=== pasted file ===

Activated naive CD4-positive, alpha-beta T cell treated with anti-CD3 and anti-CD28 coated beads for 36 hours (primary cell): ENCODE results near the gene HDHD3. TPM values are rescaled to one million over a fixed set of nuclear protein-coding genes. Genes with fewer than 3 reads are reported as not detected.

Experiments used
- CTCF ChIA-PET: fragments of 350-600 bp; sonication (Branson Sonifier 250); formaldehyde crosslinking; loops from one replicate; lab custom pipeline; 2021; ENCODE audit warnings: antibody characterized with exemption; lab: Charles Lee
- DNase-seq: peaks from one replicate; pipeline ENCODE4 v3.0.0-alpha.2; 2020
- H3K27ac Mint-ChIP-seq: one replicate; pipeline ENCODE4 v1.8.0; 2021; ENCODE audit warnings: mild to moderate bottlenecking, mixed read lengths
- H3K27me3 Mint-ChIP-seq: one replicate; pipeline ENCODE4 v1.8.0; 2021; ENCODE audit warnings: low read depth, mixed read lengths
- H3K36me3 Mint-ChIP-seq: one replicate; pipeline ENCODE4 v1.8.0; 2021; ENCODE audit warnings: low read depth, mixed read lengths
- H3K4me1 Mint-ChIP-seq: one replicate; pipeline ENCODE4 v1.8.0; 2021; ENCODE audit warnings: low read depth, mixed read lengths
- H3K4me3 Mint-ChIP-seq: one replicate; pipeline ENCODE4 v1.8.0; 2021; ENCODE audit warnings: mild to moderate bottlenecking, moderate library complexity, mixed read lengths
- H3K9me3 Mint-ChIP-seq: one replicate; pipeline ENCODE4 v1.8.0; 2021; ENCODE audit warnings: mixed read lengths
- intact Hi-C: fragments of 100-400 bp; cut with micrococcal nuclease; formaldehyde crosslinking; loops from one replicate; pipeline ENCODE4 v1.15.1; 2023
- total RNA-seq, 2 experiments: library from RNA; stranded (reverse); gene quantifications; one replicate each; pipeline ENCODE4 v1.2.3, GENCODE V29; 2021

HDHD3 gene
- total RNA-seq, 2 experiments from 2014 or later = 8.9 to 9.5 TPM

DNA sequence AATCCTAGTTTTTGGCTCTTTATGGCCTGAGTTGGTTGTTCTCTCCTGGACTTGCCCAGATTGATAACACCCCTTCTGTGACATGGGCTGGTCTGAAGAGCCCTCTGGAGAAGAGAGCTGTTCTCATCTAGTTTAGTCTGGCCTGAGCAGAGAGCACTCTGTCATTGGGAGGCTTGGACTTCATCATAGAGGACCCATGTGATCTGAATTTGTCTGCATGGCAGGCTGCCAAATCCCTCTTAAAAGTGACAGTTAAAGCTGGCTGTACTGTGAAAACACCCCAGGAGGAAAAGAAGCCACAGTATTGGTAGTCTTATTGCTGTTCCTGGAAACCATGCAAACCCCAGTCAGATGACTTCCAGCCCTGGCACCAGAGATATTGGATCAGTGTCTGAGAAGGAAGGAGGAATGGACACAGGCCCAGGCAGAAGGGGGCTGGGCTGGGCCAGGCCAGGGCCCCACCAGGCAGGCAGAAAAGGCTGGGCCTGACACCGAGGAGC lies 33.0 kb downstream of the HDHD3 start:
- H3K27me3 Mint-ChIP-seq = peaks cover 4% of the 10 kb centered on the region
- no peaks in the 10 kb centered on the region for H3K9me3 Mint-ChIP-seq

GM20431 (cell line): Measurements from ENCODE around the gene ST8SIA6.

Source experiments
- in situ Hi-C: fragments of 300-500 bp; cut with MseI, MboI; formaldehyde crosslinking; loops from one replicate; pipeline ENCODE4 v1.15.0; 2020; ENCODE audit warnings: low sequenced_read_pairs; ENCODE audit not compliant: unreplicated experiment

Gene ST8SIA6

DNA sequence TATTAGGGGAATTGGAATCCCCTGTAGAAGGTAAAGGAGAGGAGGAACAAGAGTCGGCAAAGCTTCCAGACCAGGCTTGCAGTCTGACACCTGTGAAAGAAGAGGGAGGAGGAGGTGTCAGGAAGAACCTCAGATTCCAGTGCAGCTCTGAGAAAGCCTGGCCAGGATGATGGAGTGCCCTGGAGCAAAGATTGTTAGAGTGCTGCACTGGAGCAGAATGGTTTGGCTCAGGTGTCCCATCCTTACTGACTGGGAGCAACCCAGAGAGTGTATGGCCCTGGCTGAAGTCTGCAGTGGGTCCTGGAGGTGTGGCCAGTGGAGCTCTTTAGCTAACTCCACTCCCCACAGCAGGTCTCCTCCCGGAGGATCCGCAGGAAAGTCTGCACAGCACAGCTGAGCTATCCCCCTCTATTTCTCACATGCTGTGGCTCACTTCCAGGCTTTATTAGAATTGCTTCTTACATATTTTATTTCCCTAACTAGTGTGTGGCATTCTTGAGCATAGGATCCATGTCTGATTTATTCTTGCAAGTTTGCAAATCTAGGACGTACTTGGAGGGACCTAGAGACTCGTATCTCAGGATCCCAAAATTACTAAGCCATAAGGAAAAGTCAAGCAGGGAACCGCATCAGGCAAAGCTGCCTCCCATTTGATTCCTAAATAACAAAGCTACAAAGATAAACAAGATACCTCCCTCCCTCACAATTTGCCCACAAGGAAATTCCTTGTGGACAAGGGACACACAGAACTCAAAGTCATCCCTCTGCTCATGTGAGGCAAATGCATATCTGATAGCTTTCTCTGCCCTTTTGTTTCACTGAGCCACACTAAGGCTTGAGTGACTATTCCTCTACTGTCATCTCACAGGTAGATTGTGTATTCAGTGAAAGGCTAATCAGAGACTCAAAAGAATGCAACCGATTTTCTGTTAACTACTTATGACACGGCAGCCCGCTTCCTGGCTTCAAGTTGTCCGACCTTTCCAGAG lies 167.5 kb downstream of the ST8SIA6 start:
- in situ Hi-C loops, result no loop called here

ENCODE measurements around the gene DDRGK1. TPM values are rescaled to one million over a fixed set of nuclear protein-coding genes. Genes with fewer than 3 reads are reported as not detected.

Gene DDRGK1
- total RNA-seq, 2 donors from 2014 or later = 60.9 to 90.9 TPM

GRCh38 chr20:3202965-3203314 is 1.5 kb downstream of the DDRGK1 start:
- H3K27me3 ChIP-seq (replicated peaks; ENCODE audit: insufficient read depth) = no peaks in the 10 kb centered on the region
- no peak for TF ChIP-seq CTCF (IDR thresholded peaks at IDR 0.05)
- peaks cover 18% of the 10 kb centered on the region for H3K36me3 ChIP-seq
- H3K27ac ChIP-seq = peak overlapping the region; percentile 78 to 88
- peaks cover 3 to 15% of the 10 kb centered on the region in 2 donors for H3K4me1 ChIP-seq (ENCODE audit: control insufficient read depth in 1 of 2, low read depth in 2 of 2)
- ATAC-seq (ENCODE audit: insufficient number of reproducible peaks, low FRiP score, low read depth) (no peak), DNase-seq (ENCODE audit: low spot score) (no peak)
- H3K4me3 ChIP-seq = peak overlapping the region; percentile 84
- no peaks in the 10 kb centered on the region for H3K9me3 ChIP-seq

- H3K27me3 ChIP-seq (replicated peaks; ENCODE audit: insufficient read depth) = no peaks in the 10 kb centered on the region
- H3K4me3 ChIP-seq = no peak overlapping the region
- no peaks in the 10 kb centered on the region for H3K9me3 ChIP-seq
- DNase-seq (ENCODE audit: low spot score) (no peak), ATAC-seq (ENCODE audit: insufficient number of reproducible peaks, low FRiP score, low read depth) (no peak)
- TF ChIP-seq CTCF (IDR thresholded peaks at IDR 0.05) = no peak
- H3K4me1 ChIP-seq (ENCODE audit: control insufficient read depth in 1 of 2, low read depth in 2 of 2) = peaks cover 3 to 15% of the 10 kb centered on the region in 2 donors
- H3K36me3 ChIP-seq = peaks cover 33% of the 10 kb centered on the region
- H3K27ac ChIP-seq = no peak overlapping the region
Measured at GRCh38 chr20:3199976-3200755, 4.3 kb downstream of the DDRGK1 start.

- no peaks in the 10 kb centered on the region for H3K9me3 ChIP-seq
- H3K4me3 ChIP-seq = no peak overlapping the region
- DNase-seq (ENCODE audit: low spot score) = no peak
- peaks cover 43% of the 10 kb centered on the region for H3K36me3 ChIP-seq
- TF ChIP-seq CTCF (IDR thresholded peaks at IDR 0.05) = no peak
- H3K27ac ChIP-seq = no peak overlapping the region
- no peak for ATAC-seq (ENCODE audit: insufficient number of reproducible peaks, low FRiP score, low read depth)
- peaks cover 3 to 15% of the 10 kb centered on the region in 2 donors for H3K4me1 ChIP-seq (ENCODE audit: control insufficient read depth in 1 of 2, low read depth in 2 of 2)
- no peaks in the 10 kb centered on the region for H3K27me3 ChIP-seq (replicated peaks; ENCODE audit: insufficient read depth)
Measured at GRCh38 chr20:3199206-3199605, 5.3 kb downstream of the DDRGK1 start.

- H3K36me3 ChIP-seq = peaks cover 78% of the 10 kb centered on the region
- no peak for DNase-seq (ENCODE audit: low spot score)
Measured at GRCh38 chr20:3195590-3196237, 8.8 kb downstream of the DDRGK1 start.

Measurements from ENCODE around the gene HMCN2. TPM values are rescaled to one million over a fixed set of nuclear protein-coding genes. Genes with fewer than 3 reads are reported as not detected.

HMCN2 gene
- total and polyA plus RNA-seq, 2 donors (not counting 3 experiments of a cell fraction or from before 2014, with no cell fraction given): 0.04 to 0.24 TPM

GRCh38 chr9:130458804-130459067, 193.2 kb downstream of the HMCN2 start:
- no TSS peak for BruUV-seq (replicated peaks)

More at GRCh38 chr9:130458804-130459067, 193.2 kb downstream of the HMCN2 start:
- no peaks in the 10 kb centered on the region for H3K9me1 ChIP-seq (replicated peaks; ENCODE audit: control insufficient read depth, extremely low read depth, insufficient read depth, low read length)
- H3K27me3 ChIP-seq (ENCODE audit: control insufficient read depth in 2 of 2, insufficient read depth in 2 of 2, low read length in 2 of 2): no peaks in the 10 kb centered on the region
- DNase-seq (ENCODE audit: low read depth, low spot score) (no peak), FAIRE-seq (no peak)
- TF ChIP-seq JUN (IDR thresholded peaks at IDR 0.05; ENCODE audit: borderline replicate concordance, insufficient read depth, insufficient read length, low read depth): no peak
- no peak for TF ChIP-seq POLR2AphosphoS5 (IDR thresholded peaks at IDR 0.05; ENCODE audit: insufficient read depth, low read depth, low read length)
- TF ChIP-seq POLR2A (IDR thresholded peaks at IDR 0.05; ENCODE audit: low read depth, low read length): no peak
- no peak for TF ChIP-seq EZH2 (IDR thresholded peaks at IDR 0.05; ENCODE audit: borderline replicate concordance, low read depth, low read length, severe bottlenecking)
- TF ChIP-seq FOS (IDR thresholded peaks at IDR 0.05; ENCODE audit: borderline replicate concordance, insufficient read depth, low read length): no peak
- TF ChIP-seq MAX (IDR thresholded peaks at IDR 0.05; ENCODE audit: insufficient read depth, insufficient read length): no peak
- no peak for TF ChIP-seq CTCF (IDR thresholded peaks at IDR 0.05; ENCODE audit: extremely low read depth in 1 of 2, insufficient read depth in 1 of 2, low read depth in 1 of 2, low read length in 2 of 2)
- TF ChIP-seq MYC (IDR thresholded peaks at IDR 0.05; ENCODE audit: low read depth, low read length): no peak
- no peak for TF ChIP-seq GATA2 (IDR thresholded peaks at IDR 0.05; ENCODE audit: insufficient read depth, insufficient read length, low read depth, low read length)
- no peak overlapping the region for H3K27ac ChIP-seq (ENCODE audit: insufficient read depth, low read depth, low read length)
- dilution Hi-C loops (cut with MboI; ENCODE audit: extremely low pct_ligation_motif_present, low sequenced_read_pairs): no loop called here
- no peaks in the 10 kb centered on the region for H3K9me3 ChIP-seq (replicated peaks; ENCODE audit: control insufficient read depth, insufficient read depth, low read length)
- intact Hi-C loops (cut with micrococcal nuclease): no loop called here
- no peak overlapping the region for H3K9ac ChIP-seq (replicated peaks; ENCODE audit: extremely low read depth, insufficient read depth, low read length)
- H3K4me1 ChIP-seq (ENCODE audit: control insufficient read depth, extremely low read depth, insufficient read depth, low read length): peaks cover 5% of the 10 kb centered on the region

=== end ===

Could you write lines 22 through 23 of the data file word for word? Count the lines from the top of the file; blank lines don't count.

DNA sequence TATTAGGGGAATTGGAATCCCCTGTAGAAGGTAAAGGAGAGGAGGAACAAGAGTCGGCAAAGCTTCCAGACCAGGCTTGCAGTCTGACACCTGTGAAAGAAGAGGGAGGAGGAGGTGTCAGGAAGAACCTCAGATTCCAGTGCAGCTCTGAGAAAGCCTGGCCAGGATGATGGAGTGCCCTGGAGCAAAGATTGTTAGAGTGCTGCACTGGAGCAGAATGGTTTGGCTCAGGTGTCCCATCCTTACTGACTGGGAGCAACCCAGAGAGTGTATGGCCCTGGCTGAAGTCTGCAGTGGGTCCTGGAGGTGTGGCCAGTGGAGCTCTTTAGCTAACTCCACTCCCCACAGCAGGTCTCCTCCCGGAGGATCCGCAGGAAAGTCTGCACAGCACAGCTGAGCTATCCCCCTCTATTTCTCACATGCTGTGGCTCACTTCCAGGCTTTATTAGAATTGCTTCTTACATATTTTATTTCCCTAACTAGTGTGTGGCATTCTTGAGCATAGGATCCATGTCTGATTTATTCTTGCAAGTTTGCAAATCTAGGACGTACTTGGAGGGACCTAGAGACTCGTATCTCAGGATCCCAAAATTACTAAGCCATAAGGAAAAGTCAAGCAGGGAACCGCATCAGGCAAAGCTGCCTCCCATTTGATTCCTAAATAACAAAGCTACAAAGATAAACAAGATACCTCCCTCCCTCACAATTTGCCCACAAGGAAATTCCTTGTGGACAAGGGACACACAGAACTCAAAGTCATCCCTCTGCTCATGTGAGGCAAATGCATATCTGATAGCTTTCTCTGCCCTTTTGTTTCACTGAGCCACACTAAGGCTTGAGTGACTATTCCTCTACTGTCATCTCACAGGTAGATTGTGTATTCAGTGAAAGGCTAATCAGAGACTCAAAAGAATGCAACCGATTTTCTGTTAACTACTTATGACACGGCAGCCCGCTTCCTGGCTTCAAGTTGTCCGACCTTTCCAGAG lies 167.5 kb downstream of the ST8SIA6 start:
- in situ Hi-C loops, result no loop called here